ST. GEORGE – With a delicate balance of compassion and strength, nurses care for those in need. They are present during some of life’s most pivotal moments; the birth of a child, a life-changing medical procedure or the final days of a loved one, carrying a sacred trust that everything will happen as it should.
“Nursing is both an art and a science. It is very complex and takes a lot of knowledge, compassion, critical thinking, patience and skill,” said Alice Clegg, a nursing advisor at Dixie State University. “Nurses must reach out to the patient and their family in a time of uncertainty, carry out the care designated by the physician, coordinate with all other departments to make sure the best possible decisions are made for the patient, and do it all with a smile.”
Those who accept the challenges and rewards of this profession are motivated to do so in many ways, but all share a similar desire.
Two nursing stories
Rebecca Doty didn’t set out to be a nurse. But when she was laid off by the struggling Moore Business Forms after 10 years of service, she became eligible for an assistance program that allowed her to go back to school. She jumped at the chance. While attending the former Dixie State College of Utah, she decided to pursue nursing as a career.
It wasn’t until she left the classroom and entered the workforce that she truly knew she had made the right choice.
“I realized that being a nurse wasn’t just my job, it was a lifestyle,” she said. “It was who I was.”
Fifteen years later, Doty works as a case manager at Dixie Regional Medical Center where she is responsible for making sure that all patients on her floor are admitted, treated and discharged appropriately, communicates with insurance companies and arranges care plans for patients with continuing medical complications. It’s an often difficult, but always worthwhile, duty.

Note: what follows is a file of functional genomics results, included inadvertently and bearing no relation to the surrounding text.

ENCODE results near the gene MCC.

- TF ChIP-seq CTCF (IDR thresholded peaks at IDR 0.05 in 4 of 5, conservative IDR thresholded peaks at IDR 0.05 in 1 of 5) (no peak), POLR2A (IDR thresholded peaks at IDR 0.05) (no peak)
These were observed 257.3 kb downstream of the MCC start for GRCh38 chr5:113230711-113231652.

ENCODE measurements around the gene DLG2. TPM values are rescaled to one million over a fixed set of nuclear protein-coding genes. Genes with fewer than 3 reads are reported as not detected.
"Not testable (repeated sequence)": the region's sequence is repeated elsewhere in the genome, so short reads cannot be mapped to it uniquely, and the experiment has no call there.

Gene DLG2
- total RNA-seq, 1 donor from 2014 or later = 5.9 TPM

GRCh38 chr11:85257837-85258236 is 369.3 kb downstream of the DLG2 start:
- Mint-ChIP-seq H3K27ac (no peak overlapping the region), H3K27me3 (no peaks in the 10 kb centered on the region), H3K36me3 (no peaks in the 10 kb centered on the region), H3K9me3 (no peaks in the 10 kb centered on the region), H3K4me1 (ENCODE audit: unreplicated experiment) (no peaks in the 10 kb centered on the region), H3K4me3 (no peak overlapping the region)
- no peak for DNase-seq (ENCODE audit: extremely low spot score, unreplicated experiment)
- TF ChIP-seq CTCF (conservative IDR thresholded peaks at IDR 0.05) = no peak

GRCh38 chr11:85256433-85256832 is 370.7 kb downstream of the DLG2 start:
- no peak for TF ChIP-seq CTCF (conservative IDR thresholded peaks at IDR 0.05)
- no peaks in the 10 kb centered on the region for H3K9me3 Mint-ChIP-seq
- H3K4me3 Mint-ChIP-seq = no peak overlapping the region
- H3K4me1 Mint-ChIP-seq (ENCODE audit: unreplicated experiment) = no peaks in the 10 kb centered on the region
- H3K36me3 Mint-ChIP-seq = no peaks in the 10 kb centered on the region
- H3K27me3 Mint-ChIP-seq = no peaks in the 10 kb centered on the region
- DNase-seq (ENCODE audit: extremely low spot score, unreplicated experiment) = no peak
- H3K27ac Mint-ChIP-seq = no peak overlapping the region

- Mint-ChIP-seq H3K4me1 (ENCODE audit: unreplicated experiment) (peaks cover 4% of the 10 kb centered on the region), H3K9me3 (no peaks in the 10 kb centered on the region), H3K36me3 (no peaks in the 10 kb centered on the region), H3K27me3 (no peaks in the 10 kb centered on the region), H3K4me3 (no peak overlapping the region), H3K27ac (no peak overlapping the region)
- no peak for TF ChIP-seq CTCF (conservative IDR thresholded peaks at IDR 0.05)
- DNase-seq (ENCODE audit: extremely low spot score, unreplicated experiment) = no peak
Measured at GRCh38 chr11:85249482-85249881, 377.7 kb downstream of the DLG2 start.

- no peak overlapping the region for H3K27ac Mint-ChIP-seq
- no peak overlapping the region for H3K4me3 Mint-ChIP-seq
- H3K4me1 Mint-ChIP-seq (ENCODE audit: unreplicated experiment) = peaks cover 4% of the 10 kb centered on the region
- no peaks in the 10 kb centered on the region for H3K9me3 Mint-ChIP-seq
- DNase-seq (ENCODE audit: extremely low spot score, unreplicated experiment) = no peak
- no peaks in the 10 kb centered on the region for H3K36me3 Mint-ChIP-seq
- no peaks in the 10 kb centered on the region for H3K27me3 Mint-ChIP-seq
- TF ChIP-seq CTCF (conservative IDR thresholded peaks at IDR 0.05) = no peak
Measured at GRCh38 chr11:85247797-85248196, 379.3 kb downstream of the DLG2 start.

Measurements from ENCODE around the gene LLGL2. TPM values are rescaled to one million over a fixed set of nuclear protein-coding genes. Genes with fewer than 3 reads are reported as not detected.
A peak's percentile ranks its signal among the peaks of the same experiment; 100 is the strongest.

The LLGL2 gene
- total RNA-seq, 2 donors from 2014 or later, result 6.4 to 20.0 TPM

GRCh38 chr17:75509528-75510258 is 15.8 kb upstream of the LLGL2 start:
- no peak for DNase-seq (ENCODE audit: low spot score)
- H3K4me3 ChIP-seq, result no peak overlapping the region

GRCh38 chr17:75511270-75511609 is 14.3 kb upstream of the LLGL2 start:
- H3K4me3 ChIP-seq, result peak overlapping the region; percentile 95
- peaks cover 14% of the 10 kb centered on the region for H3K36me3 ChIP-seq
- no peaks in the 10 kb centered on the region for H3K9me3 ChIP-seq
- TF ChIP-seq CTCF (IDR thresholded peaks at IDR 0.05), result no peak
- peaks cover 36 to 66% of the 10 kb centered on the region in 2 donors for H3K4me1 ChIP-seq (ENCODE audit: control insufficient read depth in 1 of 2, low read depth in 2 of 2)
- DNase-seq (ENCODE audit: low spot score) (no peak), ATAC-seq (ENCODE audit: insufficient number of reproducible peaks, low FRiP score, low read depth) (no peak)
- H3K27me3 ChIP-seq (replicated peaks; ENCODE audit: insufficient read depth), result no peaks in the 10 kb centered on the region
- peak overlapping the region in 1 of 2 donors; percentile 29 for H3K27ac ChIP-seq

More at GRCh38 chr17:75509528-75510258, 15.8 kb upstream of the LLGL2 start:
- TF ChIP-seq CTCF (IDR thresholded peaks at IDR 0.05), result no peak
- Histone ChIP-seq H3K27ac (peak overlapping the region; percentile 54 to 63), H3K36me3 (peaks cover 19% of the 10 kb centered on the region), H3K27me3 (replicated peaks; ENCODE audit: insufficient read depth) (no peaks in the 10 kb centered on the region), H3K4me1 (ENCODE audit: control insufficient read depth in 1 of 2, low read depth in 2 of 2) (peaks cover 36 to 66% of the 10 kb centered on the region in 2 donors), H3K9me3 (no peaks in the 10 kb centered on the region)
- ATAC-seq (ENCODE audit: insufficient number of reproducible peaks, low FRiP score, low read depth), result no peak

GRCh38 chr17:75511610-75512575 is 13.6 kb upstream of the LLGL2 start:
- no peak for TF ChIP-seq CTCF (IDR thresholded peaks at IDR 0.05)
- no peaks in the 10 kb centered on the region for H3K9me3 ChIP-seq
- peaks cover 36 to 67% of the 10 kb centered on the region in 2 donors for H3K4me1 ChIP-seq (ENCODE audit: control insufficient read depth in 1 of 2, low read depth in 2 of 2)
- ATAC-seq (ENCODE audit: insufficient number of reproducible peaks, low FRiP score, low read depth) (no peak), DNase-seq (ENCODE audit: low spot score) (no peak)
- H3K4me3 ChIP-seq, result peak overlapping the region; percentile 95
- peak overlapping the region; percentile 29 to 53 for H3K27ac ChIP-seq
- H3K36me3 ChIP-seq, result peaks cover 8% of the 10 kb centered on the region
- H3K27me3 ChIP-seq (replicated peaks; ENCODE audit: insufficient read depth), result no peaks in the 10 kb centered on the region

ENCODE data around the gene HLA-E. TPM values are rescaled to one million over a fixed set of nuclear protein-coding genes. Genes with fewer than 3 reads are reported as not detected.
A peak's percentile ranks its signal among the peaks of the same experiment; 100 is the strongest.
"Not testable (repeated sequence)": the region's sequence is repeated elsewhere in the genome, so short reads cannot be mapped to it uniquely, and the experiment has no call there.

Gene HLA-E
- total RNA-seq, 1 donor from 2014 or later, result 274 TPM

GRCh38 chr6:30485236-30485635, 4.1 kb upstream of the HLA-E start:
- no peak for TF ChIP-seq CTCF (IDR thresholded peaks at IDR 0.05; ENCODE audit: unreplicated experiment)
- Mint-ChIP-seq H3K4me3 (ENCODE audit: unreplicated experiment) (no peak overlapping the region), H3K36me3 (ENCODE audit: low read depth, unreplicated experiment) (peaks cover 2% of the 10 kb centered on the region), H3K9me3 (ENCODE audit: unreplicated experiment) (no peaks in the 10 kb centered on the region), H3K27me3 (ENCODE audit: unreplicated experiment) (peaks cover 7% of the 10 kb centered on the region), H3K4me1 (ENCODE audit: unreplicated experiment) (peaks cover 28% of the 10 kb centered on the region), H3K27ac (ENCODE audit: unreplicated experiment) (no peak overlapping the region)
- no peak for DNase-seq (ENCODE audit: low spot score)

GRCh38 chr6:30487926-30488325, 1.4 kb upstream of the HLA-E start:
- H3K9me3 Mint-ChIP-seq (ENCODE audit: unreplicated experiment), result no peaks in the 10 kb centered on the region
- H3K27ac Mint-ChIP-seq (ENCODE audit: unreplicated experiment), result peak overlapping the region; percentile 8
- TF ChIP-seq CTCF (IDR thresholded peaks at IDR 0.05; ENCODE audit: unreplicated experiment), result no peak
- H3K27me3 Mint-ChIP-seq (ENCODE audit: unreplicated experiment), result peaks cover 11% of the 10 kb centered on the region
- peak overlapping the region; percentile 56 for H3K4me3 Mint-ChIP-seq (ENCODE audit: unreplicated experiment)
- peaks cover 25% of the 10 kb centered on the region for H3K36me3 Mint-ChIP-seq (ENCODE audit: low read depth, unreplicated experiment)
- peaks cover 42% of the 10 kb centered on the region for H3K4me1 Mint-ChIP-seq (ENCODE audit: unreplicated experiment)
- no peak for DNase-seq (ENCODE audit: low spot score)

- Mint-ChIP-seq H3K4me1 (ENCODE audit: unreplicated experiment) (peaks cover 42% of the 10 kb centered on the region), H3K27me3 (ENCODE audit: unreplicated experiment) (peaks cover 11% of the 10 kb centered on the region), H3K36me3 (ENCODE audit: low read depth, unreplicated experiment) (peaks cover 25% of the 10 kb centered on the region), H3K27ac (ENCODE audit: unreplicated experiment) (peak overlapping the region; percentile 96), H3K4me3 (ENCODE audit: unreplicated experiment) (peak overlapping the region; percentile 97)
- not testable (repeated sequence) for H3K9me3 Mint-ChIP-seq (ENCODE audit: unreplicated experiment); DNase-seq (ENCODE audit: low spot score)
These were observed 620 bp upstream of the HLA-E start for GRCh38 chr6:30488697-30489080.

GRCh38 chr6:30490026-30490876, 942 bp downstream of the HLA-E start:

“I love being a nurse. I love where and with whom I work,” she said. “I have different experiences with different people all the time that make me glad I chose this profession.”
On the flip side, operating room nurse Kerry Dorius found her inspiration as a child. Born with a deadly heart defect, she underwent open heart surgery at age 2 to guarantee that she would live to see her teenage years. Her memories of this ordeal led her to pursue a profession in healthcare.
“Ever since I was old enough to understand my condition, I knew that I needed to become a nurse to somehow give back to those (who) helped me live,” she said.
Dorius said she believes that being a patient makes her a more effective caregiver, as she understands the surgical process from both perspectives.
“I hope to remember the feelings I felt during my surgeries throughout the rest of my nursing career,” she said. “I know, in many ways, what my patients are going through and it has made me a better, more caring and empathetic nurse.”
Today, Dorius has 13 years of experience under her belt from serving at three hospitals and one surgical center across three states. For most of her career, she kept a demanding schedule that helped put her husband through graduate school. She now works part-time, focusing instead on raising their young children.
Both women’s lives have been deeply impacted by their experiences in nursing.